Driving east out of downtown Littleton, you might not realize you're entering an architectural time warp. Littleton's picture-perfect Mayberry Main Street may get all the attention, but the stretch …
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Driving east out of downtown Littleton, you might not realize you're entering an architectural time warp.
Littleton's picture-perfect Mayberry Main Street may get all the attention, but the stretch of Littleton Boulevard from the train tracks to Broadway is replete with top-notch Modernist-era buildings, according to a new report.
“Many of these buildings are in beautiful condition and well-maintained by their owners,” said Michael Paglia, who along with fellow historical consultant Diane Wray Tomasso prepared “Commercial Modernism in the Greater West Littleton Boulevard Corridor,” an in-depth survey of buildings along the old main drag.
The survey, funded through a State Historical Fund grant, investigated 77 buildings built between 1950 and 1980 along a 1.35-mile stretch of Littleton Boulevard. Tomasso and Paglia presented their findings to city council at the Jan. 8 study session.
The corridor represents a remarkably intact collection of Modernist architecture, according to the report, and showcases the work of significant architects.
“Some of the biggest names in the state were doing little buildings here,” Paglia said.
Modernist architecture is typified by a rejection of the historical revival styles that long dominated American architecture, the report says, and instead embraces a pared-down style of simple, clean lines inspired by industrial design.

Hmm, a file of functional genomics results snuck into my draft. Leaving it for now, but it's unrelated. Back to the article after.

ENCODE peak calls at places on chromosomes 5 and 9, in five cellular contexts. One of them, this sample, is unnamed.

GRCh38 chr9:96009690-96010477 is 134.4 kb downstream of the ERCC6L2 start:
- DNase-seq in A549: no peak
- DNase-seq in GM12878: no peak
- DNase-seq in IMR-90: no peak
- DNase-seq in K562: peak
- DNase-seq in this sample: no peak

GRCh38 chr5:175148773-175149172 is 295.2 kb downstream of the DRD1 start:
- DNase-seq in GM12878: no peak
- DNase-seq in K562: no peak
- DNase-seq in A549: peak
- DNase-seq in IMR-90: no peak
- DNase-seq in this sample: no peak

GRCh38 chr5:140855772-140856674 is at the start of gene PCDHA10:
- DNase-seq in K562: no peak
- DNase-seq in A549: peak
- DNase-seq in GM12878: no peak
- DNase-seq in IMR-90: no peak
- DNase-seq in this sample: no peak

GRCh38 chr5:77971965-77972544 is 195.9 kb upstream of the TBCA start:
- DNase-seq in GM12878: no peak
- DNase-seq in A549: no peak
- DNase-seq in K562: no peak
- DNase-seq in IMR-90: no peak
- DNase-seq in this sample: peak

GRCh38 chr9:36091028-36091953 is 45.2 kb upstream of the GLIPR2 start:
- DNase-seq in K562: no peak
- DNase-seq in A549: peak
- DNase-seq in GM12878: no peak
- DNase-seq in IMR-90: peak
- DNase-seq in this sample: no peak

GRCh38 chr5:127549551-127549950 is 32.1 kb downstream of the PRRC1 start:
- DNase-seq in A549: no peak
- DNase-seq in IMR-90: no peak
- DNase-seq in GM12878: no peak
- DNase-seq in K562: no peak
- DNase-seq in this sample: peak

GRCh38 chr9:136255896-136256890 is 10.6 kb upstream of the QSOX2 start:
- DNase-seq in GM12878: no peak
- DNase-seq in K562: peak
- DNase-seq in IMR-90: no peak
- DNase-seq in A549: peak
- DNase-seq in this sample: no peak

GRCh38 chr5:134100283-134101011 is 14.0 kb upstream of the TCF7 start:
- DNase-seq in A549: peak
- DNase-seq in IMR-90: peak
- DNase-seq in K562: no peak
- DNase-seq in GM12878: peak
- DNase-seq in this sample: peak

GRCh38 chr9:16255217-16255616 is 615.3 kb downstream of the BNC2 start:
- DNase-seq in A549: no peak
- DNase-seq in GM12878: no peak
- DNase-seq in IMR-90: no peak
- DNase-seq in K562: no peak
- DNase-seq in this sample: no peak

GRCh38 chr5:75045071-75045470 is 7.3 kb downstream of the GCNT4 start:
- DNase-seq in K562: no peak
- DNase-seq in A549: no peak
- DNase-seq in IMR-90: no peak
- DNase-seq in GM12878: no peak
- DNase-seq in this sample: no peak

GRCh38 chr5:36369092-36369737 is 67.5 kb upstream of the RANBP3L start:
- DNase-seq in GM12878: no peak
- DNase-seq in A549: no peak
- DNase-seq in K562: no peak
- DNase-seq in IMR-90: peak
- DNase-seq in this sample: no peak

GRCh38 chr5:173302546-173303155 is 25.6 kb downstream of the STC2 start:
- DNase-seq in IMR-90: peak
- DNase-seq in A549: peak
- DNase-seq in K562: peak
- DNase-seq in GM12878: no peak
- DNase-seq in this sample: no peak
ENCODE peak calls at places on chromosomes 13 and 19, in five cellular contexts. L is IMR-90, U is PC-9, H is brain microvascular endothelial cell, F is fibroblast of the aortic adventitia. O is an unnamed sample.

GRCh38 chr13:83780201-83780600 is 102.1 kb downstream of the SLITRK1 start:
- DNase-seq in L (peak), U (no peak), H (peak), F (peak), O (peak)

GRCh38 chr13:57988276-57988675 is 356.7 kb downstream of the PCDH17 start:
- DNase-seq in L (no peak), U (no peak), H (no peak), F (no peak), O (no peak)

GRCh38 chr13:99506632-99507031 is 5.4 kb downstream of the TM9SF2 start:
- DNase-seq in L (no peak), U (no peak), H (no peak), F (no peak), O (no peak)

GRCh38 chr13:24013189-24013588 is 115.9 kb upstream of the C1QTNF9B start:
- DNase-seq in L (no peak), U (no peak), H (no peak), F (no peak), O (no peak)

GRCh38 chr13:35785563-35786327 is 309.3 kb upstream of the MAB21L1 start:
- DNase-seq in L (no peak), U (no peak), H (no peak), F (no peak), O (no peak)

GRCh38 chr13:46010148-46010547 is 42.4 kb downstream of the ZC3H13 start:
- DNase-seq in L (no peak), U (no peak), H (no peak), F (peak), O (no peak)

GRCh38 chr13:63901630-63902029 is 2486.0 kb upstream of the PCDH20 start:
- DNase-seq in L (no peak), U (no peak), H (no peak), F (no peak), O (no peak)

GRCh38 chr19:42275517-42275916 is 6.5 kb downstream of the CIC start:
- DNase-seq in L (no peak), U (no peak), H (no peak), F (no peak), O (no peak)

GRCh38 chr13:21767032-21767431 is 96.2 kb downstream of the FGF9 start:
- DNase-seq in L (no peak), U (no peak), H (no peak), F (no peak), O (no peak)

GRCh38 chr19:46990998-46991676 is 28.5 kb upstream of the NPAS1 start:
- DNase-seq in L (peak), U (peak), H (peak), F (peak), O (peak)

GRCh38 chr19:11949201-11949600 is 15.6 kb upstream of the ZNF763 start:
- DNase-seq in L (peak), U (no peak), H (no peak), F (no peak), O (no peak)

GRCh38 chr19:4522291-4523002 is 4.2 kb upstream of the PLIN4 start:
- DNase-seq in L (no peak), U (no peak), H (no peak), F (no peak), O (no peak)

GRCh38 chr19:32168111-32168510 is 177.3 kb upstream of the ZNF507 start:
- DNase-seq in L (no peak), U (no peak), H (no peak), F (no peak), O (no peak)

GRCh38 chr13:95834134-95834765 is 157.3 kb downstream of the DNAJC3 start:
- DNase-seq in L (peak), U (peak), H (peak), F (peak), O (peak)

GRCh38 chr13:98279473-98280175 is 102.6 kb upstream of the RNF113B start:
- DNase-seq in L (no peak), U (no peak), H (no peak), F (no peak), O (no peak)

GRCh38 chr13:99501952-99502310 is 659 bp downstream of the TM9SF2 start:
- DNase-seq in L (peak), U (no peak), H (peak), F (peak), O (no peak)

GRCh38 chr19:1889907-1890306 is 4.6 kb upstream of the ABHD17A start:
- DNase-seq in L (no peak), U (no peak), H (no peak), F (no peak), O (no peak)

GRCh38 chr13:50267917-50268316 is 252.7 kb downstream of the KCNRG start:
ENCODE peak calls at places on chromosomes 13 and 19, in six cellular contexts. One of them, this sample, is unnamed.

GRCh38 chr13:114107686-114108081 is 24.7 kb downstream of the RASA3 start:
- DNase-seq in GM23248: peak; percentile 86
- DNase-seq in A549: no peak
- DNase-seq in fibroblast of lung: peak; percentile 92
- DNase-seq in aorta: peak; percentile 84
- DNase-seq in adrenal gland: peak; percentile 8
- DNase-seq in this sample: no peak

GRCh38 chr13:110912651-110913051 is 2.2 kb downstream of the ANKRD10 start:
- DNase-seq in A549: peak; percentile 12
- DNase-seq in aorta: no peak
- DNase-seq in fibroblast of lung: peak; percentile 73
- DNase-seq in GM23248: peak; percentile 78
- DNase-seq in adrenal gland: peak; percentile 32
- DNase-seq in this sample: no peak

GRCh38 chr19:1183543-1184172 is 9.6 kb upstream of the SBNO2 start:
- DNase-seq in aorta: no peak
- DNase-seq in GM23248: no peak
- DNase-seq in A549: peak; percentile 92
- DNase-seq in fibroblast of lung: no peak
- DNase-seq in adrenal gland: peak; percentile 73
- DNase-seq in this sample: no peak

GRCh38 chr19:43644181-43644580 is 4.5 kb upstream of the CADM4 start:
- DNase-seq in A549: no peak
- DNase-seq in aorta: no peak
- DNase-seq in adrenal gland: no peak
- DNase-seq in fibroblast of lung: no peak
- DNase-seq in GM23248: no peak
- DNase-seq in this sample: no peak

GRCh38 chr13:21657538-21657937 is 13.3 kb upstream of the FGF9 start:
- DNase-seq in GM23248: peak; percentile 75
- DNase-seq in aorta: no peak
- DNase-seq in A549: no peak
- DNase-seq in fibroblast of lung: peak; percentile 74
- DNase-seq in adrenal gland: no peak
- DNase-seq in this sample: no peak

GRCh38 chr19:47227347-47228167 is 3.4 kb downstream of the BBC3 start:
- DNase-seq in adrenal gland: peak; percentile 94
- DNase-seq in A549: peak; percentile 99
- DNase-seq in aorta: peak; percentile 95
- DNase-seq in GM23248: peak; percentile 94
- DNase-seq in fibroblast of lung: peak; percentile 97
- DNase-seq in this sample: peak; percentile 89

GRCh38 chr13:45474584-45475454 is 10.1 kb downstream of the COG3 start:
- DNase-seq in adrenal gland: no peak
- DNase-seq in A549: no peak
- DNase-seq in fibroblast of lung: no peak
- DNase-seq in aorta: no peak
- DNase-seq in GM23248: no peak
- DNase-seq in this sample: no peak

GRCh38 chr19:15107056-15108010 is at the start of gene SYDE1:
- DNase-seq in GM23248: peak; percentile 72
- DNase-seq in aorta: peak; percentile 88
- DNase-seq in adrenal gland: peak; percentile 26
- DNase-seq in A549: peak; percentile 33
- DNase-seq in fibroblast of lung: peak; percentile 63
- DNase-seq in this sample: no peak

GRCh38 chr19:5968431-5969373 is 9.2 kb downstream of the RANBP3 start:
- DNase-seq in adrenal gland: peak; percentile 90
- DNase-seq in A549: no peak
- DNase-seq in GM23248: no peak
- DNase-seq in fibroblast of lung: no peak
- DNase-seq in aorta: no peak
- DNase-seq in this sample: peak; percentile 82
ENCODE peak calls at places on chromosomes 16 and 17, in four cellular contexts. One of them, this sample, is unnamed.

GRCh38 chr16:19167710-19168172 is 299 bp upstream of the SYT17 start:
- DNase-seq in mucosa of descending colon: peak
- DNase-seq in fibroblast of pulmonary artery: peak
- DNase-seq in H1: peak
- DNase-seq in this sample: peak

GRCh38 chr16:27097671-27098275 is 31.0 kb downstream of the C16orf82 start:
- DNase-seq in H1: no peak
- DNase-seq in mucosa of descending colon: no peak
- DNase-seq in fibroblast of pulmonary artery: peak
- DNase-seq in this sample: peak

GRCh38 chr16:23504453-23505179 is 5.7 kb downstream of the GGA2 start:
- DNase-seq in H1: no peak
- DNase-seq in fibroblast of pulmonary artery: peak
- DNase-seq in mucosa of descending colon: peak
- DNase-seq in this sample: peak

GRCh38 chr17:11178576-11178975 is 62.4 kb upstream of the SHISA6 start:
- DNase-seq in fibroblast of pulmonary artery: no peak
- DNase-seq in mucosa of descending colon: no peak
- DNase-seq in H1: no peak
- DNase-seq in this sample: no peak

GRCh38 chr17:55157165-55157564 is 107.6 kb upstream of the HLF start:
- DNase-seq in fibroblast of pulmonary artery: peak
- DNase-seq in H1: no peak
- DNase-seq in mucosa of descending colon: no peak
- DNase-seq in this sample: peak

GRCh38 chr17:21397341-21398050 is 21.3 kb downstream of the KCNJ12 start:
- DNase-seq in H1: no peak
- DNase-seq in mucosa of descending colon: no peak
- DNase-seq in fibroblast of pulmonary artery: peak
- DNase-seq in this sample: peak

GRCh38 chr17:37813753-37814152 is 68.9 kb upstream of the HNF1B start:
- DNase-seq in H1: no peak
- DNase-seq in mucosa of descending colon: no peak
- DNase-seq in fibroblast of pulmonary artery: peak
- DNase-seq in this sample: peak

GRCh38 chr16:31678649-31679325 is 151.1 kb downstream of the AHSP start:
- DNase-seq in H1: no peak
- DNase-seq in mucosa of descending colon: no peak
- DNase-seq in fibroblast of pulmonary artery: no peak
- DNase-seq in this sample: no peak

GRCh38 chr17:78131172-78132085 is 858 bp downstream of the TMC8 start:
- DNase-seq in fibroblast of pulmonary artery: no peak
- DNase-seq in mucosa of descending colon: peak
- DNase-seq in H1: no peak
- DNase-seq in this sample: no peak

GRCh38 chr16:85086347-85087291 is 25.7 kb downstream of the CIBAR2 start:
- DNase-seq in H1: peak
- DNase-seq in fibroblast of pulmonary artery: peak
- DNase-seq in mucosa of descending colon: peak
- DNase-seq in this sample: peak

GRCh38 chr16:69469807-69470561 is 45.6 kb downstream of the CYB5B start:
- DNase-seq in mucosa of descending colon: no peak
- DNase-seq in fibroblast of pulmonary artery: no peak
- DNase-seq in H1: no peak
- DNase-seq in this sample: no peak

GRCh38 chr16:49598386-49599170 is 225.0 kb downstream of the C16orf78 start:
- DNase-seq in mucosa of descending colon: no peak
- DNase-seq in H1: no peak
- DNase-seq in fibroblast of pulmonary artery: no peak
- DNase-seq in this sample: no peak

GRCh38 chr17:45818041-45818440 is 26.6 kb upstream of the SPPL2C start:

The report breaks down significant examples into subtypes. The Martin Miller Law Offices building at 1901 W. Littleton Blvd., for example, is a Brutalist structure, designed by Eugene Sternberg, who later designed Arapahoe Community College's main campus building.
The old Littleton Savings and Loan building at 1449 W. Littleton Blvd., with its unique sunscreen façade of interlocking rings, is an example of International style.
Across the street, Taco House typifies the Googie style, characterized by flamboyant accents like the building's jutting roof beams.
In contrast to downtown, Modernist buildings were designed with cars in mind, Paglia said.
“Parking lots in this period were seen as a plus,” Paglia said. “They didn't look ugly like they do to us. They looked like the future.”
The study is intended to provide a framework for preservation efforts in the corridor, Tomasso said.
“This can help facilitate owners who want to get federal and state tax credits for their buildings, or even grants from Colorado historic funds,” Tomasso said.
A 2014 report from Colorado Preservation Inc. called the corridor's Modernist buildings endangered, and Tomasso said recent years have proven that assessment true: several well-preserved Modernist structures have been demolished in recent years, including the Intermountain Rural Electric Association building that was torn down to make way for the Vita apartment complex.
The report is flush with suggestions to capitalize on the district. The city could extend the Main Street Historic District to include select buildings in the corridor, for example. Other outreach efforts could include tours of significant buildings or complementary car shows.
City officials called the report exciting.
“This is an eye-opener,” said Mayor Debbie Brinkman. “You drive around and you think these buildings are cool, but now they're even cooler.”
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